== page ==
We mentioned in the previous post that covalent bonds are formed by sharing a pair of valence electrons between two atoms.
The covalent bond can be represented with Lewis structures where the covalent bond is shown either by two dots (electrons) or a single line:
The shared electrons are called bonding electrons or a bonding (electron) pair. The other electrons on any of the atoms that are not part of a covalent bond are called nonbonding electrons are lone pairs of electrons (lone pairs). For example, in water there are two nonbonding electrons on the oxygen:
Six of the seven valence electrons in the chlorine atom are paired in three filled atomic orbitals and therefore, are not shared in bonding with the hydrogen. However, the seventh valence electron of chlorine is unpaired and can thus be shared in forming a covalent bond with the hydrogen. By making one bond with hydrogen, the Cl atom gains a noble-gas configuration with eight valence-shell electrons.
Interestingly this not unique to chlorine only. Notice that there is a pattern in the Lewis structures where some of the atoms are surrounded by eight electrons:
This is an illustration of the octet rule which states that main-group atoms tend to form bonds until they are surrounded by eight valence electrons. The pattern of having eight valence electrons is characteristic of noble gases which all have a valence shell configuration of ns2np6 except He – 1s2. Remember that noble gases are inert as they are very stable and the reason for this is the completely filled electron configuration having 2 electrons in the s, and 6 electrons in the p level.
Exceptions to the Octet Rule
It is important to mention that the octet rule does not apply to all the elements. Quite the opposite, while it may be applicable to many elements in certain molecules, strictly speaking, it is exclusive to the nonmetals in the second row of the periodic table. That is B, C, N, O and Cl. These elements can never have more than eight electrons around them simply because they do not have available orbitals to accommodate electrons in the stable, bonding energy level.
Elements from the third row and below can be surrounded by more than 8 electrons since they have the d orbitals available, and this case we say that they exceed the octet.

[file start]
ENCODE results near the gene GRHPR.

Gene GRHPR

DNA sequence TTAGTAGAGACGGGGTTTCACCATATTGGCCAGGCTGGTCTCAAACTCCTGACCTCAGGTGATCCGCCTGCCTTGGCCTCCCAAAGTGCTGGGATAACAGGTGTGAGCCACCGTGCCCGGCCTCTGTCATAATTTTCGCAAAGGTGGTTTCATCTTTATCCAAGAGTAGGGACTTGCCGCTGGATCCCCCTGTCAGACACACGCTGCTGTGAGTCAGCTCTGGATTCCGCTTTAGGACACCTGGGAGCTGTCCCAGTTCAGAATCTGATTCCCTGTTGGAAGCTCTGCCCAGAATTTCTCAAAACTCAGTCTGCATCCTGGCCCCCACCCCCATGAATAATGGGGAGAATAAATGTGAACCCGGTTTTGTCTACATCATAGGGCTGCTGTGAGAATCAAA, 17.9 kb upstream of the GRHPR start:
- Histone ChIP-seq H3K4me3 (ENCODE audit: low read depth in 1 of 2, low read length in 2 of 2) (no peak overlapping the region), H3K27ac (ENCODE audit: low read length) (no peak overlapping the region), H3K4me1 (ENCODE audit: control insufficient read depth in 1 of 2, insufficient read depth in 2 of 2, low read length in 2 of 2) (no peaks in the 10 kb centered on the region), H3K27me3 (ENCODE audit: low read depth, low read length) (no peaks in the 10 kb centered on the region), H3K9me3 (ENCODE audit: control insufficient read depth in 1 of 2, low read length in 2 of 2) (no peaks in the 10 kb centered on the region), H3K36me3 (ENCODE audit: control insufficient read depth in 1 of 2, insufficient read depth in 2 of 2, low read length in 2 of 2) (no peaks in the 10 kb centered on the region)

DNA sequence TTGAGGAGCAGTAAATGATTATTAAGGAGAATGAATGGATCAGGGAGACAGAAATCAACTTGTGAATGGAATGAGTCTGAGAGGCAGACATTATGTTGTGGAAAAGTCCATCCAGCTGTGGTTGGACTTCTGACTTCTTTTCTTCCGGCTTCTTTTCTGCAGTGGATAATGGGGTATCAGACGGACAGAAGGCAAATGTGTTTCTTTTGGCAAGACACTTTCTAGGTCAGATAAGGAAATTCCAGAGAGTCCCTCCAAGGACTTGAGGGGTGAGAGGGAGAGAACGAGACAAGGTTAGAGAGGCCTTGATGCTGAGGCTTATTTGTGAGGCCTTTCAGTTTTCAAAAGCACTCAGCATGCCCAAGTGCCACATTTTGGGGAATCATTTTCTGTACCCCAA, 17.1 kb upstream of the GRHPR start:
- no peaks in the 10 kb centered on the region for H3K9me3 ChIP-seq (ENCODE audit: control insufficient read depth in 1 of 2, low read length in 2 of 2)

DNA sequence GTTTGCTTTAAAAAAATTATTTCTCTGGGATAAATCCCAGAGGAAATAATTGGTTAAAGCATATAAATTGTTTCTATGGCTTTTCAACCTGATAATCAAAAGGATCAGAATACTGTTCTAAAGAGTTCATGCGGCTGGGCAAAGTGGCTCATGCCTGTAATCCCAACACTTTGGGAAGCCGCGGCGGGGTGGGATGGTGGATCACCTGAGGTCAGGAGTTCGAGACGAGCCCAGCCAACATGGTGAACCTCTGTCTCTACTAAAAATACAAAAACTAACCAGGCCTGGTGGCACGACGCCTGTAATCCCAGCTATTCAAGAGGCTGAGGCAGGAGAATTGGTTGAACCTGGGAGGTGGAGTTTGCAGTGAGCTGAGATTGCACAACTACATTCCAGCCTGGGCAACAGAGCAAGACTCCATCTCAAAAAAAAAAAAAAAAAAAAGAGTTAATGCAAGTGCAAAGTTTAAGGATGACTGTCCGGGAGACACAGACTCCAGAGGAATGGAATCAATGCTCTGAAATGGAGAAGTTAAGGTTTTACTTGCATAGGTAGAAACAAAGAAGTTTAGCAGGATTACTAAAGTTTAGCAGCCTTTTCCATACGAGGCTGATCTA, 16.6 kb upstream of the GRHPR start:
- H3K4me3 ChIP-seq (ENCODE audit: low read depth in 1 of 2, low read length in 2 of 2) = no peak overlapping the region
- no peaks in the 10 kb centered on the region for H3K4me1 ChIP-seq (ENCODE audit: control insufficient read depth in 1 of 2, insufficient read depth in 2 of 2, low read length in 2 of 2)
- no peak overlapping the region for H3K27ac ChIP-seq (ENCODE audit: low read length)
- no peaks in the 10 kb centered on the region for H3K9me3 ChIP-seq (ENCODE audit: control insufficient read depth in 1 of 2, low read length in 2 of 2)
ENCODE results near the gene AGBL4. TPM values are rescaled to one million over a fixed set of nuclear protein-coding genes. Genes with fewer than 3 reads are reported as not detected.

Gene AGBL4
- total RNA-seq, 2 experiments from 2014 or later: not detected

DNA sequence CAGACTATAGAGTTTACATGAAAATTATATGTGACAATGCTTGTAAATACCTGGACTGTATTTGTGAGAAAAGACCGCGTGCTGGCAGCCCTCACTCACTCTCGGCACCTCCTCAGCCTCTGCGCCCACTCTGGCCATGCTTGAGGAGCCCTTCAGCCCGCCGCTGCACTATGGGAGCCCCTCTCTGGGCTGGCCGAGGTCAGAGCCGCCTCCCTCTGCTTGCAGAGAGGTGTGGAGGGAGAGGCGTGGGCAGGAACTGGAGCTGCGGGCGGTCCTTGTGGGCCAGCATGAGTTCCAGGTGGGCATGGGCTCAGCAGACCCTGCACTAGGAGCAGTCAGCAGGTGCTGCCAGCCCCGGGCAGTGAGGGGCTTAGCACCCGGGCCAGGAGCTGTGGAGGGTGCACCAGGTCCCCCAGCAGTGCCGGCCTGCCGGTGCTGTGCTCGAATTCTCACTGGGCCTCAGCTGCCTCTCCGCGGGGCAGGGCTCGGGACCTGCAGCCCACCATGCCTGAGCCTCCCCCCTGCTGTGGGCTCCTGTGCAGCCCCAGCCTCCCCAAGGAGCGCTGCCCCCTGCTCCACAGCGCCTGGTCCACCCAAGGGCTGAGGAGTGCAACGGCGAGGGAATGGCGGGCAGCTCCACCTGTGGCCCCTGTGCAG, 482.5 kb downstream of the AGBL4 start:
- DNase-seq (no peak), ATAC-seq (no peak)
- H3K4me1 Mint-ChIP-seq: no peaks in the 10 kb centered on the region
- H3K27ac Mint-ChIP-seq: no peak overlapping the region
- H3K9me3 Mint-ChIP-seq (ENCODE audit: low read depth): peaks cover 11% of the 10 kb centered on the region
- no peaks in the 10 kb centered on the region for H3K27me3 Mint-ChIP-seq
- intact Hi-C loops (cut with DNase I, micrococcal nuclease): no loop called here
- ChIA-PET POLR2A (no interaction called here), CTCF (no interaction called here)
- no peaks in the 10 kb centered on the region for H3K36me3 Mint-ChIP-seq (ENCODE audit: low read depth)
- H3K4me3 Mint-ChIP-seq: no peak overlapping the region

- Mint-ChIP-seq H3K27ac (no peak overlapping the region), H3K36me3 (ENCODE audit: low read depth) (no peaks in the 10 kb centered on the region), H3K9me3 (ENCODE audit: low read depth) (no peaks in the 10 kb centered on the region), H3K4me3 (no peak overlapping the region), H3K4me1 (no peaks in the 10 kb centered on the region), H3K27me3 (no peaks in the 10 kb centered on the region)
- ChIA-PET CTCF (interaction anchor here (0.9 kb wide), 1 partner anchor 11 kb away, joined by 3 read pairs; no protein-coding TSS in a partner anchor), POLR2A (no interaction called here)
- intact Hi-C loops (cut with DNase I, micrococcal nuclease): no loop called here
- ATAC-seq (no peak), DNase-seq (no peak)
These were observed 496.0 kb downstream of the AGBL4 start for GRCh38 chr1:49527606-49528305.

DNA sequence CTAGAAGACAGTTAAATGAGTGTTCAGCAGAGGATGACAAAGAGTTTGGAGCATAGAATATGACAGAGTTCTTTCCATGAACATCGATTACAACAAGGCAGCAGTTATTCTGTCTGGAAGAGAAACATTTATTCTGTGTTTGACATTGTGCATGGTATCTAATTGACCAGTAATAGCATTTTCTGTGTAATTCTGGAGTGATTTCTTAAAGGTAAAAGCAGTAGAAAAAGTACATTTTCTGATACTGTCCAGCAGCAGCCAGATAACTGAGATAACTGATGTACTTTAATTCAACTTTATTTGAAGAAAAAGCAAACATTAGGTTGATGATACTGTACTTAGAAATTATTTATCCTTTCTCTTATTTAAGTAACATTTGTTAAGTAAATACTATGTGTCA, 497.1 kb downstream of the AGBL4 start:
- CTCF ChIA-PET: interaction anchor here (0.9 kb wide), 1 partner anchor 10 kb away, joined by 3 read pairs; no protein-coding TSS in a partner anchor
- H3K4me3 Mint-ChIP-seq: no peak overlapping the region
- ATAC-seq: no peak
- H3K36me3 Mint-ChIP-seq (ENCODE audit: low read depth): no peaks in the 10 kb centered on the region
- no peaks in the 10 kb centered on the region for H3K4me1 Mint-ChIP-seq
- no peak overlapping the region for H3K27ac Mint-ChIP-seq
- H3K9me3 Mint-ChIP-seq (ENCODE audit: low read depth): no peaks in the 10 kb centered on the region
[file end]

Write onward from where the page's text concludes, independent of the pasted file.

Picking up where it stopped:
For example, sulphur in SO3 has three double bonds which corresponds to 12 electrons:
Atoms with more than eight electrons around the central atom are often called hypervalent. Some other examples of hypervalent atoms can be seen in PCl5, SF6, ICl4– and etc.
It is also possible to have atoms with less than eight electrons around them. For example, B is in group three and tends to form three covalent bonds as it only has three unpaired electrons. This type of bonding can be seen, for example, if BF3. Therefore, 3 x 6 = 18 electrons on the fluorenes, and the remaining 6 are used to make the three covalent bonds:
The Octet in Double and Triple Bonds
So far, we have seen how two atoms share a pair of bonding electrons which corresponds to a single bond. Now, when two pairs of electrons are shared, then a double bond is formed between the atoms. For example, in carbon dioxide, CO2, the carbon is connected with a double bond to each oxygen on the side:
Notice that the carbon and both oxygens have an octet because we count the additional bonding pair toward the octet of each atom.
Similar to this, when three pairs of bonding electrons are shared, a triple bond is formed between the atoms. A good example showing this is the structure of N2:
There are 6 electrons shared and a lone pair on each nitrogen which satisfies the octet rule for both of them.
The Octet Rule and Formal Charges
When atoms have more than or less than 8 electrons, they are often charged because of the imbalance between the positive and negative charges.
For example, the oxygen atoms in the phosphate ion are negatively charged because they only have one bond and instead of two lone pairs like in water, they have three lone pairs:
These are called formal charges, and we will devote a separate post to discussing them.
- Lewis Dot Symbols
- The Ionic Bond
- The Covalent Bond
- Sigma and Pi Bonds
- Electronegativity and Bond Polarity
- Formal Charges
- Lewis Structures and the Octet Rule
- Lewis Structures Practice Problems
- Resonance Structures
- The VSEPR Model
- VSEPR Theory Practice Problems
- Hybridization of Atomic Orbitals
- sp, sp2, sp3, sp3d, and sp3d2Hybridization Practice Problems